|Gavin Turk as Che and Elvis on ArtNet|
A shi-shi hotel in Miami's South Beach removed a self portrait by Brit Gavin Turk featuring him dressed in the iconic Ernesto "Che" Guevara garb- beard, beret and all, that was captured in the 1960 Alberto Korda photograph. Naturally, the exile Cuban community did not take kindly to seeing the Che-inspired portrait hanging in the halls. After all, Che was not a nice man, and he was instrumental in bringing communism to the land.
Although Che has been revered by those who obviously have no clue who he really was, there are many who see him as an "evil, racist thug". All it takes is a quick Google search to find a myriad of articles discussing his major failings as a human being.
The real Guevara was a reckless bourgeois adrenaline-junkie seeking a place in history as a liberator of the oppressed. But this fanatic’s vehicle of ‘liberation’ was Stalinism, named for Soviet dictator Josef Stalin, murderer of well over 20 million of his own people. As one of Castro’s top lieutenants, Che helped steer Cuba’s revolutionary regime in a radically repressive direction. Soon after overthrowing Batista, Guevara choreographed the executions of hundreds of Batista officials without any fair trials. He thought nothing of summarily executing even fellow guerrillas suspected of disloyalty and shot one himself with no due process.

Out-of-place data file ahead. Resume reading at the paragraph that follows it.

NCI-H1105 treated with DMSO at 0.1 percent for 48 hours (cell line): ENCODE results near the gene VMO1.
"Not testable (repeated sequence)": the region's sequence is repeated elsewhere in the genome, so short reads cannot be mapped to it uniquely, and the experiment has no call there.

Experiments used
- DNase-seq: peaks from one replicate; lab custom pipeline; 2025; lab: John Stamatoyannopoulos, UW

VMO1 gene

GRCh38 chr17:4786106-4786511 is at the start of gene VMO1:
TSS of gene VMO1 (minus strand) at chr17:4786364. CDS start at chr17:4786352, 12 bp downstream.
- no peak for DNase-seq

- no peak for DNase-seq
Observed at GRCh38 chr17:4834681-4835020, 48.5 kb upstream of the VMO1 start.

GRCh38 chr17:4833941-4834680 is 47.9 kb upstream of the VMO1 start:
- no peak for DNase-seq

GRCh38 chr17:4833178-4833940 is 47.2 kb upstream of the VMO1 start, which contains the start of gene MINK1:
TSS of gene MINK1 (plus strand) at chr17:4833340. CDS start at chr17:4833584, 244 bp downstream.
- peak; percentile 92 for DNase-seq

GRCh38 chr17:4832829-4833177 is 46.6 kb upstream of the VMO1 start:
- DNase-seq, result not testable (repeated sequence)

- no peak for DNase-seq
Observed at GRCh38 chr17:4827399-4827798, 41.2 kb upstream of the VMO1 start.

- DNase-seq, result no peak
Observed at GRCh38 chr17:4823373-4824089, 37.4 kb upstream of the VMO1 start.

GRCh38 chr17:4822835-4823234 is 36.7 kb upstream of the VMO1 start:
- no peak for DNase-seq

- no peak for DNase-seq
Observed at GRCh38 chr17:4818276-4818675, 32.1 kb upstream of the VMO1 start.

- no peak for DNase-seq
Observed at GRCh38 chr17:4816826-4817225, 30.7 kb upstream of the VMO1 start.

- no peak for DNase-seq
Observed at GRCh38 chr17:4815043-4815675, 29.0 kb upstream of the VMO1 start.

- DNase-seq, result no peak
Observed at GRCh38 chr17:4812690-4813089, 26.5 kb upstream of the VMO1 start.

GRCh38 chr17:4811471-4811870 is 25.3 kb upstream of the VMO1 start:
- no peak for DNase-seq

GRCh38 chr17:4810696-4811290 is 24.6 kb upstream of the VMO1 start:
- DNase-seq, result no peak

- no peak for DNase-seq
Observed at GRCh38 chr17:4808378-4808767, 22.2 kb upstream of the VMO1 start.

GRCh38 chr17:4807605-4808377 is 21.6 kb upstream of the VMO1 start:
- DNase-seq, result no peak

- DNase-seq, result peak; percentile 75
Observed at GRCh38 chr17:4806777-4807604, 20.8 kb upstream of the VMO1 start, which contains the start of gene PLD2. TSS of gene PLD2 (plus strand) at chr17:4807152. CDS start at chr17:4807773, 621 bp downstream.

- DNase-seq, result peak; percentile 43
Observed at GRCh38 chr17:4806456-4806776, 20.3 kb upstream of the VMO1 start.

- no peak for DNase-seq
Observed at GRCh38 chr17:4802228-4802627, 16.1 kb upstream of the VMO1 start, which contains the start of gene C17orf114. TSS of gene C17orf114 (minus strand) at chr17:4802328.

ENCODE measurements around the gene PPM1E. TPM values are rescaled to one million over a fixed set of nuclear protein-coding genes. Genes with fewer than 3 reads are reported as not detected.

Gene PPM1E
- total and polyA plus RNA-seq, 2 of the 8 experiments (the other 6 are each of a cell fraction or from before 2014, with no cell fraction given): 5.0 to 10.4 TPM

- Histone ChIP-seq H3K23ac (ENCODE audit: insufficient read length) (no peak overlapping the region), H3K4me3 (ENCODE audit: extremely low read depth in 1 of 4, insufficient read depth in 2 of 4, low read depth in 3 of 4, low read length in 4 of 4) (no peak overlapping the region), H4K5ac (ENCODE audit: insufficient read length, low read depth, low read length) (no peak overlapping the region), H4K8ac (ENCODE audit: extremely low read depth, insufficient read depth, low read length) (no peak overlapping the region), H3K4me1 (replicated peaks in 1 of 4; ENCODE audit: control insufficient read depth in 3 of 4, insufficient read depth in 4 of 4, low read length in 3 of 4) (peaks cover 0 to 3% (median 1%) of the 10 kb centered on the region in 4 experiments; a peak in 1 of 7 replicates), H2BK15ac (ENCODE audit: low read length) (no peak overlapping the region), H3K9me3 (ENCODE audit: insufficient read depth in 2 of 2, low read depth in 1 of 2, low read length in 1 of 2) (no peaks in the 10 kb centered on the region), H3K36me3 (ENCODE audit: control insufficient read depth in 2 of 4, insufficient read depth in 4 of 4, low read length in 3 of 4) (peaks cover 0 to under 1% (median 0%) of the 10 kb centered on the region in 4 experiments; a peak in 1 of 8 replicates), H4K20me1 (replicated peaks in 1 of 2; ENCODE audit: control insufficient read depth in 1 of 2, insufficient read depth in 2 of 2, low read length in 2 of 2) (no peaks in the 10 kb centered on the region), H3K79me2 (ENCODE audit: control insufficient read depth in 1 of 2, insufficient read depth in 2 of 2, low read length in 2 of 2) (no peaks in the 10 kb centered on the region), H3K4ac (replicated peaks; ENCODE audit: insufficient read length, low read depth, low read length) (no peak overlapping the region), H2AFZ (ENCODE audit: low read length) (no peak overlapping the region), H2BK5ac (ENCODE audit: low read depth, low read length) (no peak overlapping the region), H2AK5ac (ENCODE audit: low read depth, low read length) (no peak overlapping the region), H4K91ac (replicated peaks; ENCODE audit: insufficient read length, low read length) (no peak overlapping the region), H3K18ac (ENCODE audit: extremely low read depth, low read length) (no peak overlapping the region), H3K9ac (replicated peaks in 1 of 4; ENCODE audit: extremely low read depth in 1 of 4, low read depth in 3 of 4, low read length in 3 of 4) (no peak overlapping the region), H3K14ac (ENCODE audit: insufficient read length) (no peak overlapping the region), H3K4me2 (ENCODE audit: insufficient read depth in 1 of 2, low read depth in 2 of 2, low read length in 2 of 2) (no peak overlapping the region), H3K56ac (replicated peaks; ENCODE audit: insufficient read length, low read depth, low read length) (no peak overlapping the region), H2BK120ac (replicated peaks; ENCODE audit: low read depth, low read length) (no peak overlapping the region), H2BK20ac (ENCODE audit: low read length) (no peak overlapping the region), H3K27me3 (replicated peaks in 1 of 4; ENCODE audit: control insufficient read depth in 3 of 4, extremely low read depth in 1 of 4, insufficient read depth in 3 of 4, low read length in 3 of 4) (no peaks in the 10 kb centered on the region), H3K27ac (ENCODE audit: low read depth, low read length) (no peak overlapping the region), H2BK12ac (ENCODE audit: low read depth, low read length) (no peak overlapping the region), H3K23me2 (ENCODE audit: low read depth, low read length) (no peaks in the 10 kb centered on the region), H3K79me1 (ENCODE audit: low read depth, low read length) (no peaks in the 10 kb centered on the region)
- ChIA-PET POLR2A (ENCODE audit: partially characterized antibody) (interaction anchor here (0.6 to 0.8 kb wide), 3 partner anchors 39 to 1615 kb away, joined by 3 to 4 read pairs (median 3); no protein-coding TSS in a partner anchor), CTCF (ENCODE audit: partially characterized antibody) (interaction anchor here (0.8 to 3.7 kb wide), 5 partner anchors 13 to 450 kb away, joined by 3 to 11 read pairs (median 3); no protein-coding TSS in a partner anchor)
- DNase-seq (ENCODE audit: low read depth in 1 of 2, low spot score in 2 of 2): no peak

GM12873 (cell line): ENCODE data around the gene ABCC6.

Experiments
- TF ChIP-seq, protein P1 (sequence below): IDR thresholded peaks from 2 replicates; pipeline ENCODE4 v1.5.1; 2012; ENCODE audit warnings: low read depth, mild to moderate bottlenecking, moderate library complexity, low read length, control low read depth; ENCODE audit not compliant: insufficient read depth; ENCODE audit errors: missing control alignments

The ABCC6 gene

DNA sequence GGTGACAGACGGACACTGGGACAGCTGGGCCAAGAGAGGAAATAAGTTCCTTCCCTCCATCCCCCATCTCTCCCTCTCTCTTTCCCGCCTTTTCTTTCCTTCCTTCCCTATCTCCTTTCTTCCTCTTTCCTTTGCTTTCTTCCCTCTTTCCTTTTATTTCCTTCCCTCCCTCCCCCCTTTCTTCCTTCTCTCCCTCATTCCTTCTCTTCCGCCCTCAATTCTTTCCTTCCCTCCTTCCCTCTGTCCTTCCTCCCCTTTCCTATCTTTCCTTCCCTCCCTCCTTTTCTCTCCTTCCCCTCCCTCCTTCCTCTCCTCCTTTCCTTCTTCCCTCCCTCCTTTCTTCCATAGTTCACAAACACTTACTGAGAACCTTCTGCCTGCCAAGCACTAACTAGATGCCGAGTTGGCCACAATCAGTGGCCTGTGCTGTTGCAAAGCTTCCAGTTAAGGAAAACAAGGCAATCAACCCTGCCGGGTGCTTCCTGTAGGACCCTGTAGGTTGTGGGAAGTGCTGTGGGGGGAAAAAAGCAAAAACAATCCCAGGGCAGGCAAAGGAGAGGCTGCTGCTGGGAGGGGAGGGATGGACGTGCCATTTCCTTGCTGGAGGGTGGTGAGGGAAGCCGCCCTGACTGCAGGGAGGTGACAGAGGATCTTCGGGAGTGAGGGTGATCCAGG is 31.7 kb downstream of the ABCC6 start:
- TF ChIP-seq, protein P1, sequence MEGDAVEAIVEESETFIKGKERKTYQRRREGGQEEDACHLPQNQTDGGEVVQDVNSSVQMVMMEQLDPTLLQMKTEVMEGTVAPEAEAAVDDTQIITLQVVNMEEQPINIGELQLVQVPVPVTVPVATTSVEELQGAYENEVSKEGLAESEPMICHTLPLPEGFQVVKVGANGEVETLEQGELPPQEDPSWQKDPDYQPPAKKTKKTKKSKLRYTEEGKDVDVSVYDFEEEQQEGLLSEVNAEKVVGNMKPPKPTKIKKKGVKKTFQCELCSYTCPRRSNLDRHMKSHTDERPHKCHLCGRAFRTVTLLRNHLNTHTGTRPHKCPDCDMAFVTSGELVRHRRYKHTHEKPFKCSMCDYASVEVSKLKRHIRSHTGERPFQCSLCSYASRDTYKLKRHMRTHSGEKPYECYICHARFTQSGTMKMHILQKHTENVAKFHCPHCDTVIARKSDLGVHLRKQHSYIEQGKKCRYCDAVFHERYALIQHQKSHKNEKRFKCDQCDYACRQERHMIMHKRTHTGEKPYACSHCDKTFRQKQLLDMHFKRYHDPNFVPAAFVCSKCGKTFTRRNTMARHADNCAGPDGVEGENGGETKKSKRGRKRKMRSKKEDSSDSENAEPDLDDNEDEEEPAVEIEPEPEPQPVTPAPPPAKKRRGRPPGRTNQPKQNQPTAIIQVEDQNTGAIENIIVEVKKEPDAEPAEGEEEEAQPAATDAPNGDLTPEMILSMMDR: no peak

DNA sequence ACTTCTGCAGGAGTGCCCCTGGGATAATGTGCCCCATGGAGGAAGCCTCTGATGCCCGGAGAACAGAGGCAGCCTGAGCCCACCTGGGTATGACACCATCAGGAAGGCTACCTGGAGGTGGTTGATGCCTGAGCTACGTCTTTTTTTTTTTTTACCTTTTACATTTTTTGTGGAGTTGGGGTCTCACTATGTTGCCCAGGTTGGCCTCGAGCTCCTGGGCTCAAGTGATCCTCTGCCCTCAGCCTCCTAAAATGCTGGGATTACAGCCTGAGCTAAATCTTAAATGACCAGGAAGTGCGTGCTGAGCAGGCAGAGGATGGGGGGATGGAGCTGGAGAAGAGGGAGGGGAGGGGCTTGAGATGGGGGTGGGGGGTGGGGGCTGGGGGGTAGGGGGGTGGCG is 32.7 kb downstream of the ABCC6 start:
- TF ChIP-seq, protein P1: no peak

Che was a purist political fanatic who saw everything in stark black and white. Therefore he vociferously opposed freedoms of religion, speech, press, assembly, protest, or any other rights not completely consistent with his North Korean-style communism. How many rock music-loving teens sporting Guevara t-shirts today know their hero supported Cuba’s 1960s’ repression of the genre? How many homosexual fans know he had gays jailed?
He was not the hero many make him out to be, so naturally Miami Cubans were a tad miffed. They lobbied via social media and phone calls to have it removed, and the W South Beach Hotel complied.
Regarding Turk's portrait, from 1999:
A poster of the Artist as Che Guevara, repeated four times in they style of an Andy Warhol screenprint. Originally made as an advertising poster.
The inspiration behind Turk’s Che Guevara art works is the Alberta Korda photograph of the infamous Argentinean freedom fighter whose wild hair and beard, guerrilla beret and long distance stare came to personify the ultimate symbol of rebellion. Interested in the role of the outsider but also, how images and symbols are reduced to cliché through reproduction and repetition, Turk’s Guevara is transformed into a Warholian screen print, where the formerly rebellious is re-appropriated as cliché. But this Che is also given the “Gav” treatment, with Turk’s face replacing that of the Marxist hero as he continues his exploration of the uneasy relationship between artist/outsider and the market, advertising, celebrity and branding.